The Sinking City: review

  • Format: Xbone (version reviewed), PS4, PC
  • Unleashed: Out Now
  • Publisher: BigBen Interactive
  • Developer: Frogwares
  • Players: 1
  • Site: https://www.thesinkingcity.com/en 
  • Game code provided by PR

The Sinking City is many things, but it is first and foremost a Sherlock Holmes game. Yeah, you heard us. No, it doesn’t have Sherlock in it, nor is it even remotely based on any of his adventures. It is in fact, in terms of both script and atmosphere, directly – and proudly – influenced by the works of H.P. Lovecraft. Nonetheless, it’s a Sherlock game.

While there are eldritch horrors to shoot and run away from, the vast majority of your time will be spent playing detective in a manner suspiciously similar to that found in the Frogwares Sherlock games. You’ll run around talking to people and picking up things you stumble across, gathering evidence for your current case and occasionally enjoying gently branching dialogue. There’s even a Mind Palace for heaven’s sake, where you piece together suppositions and facts to eventually reach some sort of conclusion. However, the whole ‘detective simulator’ thing is taken several steps further here. And not only because your character has powers that allow him to see the ghosts of past events.

You can choose how much assistance the game gives you but, generally, you’ll need to think and work a little harder than you might expect. Your next destination, once you’ve got it, is provided fairly vaguely, leaving you taking a close look at the map to work out exactly where you need to go. Getting even that much detail will sometimes mean searching the archives of the police station, newspaper, or city records; cross-referencing a piece of evidence with a selection of three search terms in a basic but satisfying approximation of actual research. The whole detective experience serves to make you feel as though you’re actually achieving something, even though the work you’re doing is largely illusory.

There are many choices to be made during the course of the game. Whether or not to add a willy to this ancient graffiti is not one of them.

The story and sidequests are split into cases. The main ones afford you decent influence at the final hour of each, albeit almost exclusively in the form of choosing who lives and who dies (sometimes including the client). Although your decisions occasionally change the course of individual cases in significant and interesting ways, they have no effect on the world as a whole, and no bearing whatsover on the ABC choice of endings at the very end.

The atmosphere is a bit all over the place, not helped by the fact that the developers don’t seem quite sure what they want it to be. In fairness things do, by and large, strike the precise sort of gloomy uneasiness befitting a Lovecraft story. This can be spoiled now and again by unintentional humour (such as your initial alarm at monstrous creatures in the town being met with a “oh yeah, we have those things, better watch out they don’t eat your face”), and even intentional humour (look closely when wandering the city, and you might see a poster making a tentacle joke, or referencing the Creepy Watson meme).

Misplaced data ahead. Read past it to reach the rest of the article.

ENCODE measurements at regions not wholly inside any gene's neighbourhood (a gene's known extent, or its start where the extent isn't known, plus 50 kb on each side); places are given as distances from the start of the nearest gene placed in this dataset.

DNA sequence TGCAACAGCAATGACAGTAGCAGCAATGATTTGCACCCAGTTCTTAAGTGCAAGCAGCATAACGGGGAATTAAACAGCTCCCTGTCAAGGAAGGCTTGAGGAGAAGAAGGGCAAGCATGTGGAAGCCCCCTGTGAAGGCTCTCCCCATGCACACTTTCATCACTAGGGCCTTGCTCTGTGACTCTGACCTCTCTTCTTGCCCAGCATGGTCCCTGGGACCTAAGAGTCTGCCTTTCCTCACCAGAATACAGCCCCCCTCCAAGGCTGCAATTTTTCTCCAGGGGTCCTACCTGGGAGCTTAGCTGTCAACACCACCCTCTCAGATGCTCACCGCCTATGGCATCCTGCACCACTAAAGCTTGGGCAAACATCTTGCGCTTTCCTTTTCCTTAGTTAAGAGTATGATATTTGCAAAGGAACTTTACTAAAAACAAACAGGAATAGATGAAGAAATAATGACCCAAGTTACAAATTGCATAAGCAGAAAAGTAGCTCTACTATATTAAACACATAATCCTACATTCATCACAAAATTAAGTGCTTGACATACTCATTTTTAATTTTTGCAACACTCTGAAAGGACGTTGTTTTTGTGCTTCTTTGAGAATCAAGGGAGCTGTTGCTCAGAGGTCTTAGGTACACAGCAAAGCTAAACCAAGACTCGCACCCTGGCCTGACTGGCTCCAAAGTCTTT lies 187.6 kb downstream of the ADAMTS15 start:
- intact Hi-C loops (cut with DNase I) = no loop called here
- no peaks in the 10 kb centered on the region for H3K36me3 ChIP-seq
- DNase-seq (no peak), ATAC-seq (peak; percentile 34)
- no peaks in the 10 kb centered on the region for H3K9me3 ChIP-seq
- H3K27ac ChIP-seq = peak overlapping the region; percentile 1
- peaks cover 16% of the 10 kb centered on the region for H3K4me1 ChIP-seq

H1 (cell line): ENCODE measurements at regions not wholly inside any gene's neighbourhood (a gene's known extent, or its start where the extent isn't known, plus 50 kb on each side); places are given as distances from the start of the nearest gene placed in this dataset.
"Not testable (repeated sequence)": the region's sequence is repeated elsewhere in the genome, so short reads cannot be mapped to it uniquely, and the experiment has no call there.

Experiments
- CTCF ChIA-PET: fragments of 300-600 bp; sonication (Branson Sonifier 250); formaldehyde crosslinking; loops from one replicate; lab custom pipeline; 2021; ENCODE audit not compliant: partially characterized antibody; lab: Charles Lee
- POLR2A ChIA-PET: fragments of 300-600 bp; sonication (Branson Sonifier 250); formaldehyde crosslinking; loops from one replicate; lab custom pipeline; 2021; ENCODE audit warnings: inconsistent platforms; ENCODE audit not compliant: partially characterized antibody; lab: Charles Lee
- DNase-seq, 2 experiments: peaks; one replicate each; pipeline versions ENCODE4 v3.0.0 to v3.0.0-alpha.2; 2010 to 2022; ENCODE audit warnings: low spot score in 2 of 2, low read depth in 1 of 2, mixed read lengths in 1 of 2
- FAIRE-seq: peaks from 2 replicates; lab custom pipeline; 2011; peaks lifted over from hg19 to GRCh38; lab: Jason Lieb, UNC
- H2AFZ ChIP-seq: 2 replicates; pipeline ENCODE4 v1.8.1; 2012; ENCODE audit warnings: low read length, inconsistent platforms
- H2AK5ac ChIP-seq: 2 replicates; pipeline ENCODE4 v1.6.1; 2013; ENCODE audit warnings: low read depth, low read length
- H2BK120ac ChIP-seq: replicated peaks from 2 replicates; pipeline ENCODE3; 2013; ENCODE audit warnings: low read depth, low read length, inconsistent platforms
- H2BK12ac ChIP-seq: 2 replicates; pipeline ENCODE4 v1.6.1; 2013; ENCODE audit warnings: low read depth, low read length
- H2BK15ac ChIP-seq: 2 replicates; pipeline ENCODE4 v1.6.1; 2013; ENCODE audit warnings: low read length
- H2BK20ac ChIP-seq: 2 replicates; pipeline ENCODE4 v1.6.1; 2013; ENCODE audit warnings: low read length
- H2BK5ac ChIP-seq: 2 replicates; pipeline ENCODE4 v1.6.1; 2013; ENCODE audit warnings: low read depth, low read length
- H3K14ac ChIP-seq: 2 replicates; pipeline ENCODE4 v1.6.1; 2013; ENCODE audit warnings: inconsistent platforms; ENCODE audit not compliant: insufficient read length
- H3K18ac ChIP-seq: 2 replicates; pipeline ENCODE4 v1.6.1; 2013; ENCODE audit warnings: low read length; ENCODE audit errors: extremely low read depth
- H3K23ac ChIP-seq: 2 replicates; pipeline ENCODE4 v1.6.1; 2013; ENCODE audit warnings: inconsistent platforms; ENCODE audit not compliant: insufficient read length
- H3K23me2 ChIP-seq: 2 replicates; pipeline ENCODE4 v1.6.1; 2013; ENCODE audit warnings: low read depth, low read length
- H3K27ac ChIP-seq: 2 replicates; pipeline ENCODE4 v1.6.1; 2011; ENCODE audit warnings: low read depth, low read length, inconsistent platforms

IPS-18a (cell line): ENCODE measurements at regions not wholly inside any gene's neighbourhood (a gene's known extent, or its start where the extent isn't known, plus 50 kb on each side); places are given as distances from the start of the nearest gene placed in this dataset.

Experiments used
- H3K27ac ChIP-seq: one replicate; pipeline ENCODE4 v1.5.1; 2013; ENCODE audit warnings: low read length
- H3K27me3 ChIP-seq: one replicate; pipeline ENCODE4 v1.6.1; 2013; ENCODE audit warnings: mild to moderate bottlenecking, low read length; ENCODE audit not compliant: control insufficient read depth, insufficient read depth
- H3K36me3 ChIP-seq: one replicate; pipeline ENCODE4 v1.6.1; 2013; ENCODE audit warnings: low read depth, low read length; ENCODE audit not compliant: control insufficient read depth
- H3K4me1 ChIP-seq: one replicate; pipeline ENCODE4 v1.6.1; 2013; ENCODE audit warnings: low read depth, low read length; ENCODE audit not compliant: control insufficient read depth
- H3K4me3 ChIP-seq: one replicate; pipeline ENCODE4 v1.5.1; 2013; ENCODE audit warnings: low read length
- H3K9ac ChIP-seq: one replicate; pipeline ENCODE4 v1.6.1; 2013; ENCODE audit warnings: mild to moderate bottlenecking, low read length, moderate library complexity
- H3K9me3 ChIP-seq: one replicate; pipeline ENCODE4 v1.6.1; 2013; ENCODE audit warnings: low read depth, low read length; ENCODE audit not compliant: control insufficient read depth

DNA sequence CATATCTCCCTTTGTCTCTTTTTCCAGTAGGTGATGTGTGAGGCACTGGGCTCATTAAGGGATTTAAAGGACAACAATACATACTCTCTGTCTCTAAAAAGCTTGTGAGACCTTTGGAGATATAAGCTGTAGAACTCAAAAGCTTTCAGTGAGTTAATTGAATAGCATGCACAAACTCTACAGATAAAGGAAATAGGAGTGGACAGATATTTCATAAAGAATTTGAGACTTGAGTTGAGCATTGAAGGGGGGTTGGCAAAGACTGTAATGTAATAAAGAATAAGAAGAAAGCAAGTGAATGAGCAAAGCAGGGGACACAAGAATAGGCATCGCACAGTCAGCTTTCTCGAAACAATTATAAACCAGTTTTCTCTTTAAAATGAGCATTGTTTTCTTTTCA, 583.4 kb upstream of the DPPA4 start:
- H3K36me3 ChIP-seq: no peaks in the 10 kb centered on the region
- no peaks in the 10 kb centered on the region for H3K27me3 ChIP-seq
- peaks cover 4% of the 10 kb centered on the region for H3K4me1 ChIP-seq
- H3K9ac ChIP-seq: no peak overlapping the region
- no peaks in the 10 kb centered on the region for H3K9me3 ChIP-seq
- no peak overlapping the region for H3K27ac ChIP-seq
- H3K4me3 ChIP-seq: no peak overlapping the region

Notoriously, Lovecraft was deep-rootedly racist, something the game appears to try and get to grips with, but awkwardly fumbles. There are black characters (though none of great significance), yet their race is never, ever directly addressed. Why should it be? Well, considering the fact that this is set in 1920s America, this seems rather bizarre.

The controls are more of a threat to your survival than the enemies. Do NOT turn combat difficulty up.

There is plenty of prejudice in The Sinking City, but it’s deflected onto the fish-like Innsmouthers, made all the more surreal considering that the KKK exist in this world (you’ll even talk to and fight them). Combine that with a hospital founded on the line “Every life matters”, and the whole mess feels uncomfortable at best. It’s certainly impossible to tell what, if anything, the developers might be trying to say about race and prejudice.

On a more positive note, there’s no such thing as an uninteresting case, and encounters with the grotesque creatures will always induce low-level panic and unease; especially when confronted with one of the huge ones that run straight for you. You can never quite make out the details of any of these things, but that’s rather the point, and a big brownie point in terms of design.

Combat is fairly rare. This is good, because (a) its mere existence goes against the material that inspired the experience, and (b) it’s absolutely bloody terrible. Your character is a private eye that carries a gun, and he used to be in the navy to boot, so you’d expect him to be comfortable with firearms. Regardless of whether he’s handling a pistol, rifle, or tommy gun however, aiming and shooting a weapon feels like steering a car while wearing oven gloves. We imagine.

An imbalanced and slightly shonky experience it may be (including common frame rate drops, and even occasional screen tearing), but worth playing all the same. Come for the detectoring, stay for the sense of impending doom.

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Written by Luke K

Luke plays lots of videogames, now and again stopping to write about them. He's the editor in chief at Critical Gamer, which fools him into thinking his life has some kind of value. Chances are, if you pick up a copy of the latest Official PlayStation Magazine or GamesMaster, you'll find something he's written in there. Luke doesn't have a short temper. If you suggest otherwise, he will punch you in the face.

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